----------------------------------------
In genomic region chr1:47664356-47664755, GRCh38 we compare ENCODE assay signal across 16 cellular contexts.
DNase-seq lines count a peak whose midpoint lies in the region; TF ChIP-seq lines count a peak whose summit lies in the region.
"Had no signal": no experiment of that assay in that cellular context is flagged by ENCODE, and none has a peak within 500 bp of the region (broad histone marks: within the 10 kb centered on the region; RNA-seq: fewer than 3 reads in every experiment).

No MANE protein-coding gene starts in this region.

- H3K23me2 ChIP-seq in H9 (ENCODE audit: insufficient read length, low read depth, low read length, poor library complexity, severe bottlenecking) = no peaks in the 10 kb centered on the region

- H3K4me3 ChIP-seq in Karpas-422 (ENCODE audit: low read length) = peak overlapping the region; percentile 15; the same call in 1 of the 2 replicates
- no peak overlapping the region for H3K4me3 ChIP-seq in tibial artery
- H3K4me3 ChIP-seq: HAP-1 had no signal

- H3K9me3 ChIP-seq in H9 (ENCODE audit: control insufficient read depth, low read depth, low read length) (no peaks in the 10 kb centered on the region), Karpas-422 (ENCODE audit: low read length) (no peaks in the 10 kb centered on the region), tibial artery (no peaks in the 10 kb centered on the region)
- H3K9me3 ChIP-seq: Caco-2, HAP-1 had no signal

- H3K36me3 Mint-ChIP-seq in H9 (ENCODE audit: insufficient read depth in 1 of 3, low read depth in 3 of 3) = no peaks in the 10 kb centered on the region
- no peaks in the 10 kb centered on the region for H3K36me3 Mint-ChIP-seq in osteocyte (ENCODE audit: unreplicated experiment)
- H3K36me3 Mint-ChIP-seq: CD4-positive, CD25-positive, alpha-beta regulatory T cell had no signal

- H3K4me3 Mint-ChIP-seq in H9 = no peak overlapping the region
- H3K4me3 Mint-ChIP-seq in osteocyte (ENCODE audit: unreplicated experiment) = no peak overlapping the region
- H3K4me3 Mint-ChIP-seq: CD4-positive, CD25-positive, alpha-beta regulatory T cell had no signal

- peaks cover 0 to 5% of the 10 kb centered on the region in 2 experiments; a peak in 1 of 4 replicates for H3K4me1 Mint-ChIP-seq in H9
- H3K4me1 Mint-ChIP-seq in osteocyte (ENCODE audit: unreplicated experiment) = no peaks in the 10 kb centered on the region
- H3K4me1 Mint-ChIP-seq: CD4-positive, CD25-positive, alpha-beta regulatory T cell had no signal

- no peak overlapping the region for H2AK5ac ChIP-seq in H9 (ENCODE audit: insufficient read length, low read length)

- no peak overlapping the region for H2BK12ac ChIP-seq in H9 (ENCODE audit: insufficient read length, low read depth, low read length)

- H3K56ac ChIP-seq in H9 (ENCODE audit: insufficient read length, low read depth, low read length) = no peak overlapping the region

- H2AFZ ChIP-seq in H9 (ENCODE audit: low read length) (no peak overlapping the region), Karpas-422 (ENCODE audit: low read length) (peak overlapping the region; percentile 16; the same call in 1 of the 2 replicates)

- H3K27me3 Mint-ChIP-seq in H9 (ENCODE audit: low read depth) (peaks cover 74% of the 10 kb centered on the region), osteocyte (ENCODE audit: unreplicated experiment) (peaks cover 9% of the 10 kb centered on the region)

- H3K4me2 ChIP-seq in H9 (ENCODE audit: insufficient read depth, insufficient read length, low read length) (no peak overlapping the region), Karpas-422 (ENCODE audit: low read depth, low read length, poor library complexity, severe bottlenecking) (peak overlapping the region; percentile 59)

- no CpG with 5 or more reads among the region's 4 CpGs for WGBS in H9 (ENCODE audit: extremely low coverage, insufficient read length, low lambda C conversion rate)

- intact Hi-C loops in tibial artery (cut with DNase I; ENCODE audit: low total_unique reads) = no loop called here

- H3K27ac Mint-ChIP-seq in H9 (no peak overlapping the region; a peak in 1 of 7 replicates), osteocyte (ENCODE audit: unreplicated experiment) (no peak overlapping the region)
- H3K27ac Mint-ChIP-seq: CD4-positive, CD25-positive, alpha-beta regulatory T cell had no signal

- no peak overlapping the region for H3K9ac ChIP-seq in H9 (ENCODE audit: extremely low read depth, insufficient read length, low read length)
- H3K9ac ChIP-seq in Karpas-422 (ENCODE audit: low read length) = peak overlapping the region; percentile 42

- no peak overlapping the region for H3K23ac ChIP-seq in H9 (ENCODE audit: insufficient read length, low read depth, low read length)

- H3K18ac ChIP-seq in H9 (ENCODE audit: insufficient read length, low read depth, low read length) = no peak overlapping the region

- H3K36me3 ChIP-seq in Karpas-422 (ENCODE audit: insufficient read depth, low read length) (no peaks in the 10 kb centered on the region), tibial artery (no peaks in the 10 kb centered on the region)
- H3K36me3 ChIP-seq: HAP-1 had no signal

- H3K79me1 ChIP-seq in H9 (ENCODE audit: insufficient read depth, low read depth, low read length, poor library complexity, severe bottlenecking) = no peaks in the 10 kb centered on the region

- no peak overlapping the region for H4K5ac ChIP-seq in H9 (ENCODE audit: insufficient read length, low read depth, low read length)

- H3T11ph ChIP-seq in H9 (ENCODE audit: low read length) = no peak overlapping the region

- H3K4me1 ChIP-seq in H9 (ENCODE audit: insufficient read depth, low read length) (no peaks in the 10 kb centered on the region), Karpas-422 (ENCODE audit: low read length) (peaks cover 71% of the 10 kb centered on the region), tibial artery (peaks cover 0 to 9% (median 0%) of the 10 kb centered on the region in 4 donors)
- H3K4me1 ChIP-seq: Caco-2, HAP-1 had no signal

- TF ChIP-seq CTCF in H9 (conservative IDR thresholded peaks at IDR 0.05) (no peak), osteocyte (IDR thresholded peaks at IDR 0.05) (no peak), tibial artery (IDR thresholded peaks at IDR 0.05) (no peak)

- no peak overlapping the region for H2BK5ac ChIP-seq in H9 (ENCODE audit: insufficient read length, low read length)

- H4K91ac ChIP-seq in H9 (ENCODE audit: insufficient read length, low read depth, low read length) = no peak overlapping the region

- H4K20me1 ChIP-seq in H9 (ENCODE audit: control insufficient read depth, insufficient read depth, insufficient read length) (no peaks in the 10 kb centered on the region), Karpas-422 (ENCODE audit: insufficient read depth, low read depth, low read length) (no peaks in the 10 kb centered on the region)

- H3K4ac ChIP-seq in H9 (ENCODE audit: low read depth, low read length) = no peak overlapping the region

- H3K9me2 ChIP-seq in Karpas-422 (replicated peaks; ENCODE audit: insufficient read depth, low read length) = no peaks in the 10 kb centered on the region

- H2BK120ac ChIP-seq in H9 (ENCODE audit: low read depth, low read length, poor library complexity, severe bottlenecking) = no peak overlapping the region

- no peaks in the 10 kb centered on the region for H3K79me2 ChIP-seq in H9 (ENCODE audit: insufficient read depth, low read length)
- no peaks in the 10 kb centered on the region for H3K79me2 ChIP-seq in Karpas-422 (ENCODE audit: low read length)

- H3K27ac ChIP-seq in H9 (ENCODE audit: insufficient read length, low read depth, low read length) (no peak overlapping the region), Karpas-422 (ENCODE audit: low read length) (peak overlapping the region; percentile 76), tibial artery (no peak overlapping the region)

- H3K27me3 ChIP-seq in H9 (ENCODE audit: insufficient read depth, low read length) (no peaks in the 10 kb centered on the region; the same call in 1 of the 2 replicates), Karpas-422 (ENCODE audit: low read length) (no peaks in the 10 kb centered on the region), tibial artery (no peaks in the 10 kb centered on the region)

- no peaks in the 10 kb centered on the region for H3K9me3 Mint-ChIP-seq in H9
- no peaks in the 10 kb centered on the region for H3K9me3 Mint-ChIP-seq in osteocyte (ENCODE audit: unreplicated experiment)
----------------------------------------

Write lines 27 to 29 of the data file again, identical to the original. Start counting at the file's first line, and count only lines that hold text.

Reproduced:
- intact Hi-C loops in tibial artery (cut with DNase I; ENCODE audit: low total_unique reads) = no loop called here

- H3K27ac Mint-ChIP-seq in H9 (no peak overlapping the region; a peak in 1 of 7 replicates), osteocyte (ENCODE audit: unreplicated experiment) (no peak overlapping the region)
- H3K27ac Mint-ChIP-seq: CD4-positive, CD25-positive, alpha-beta regulatory T cell had no signal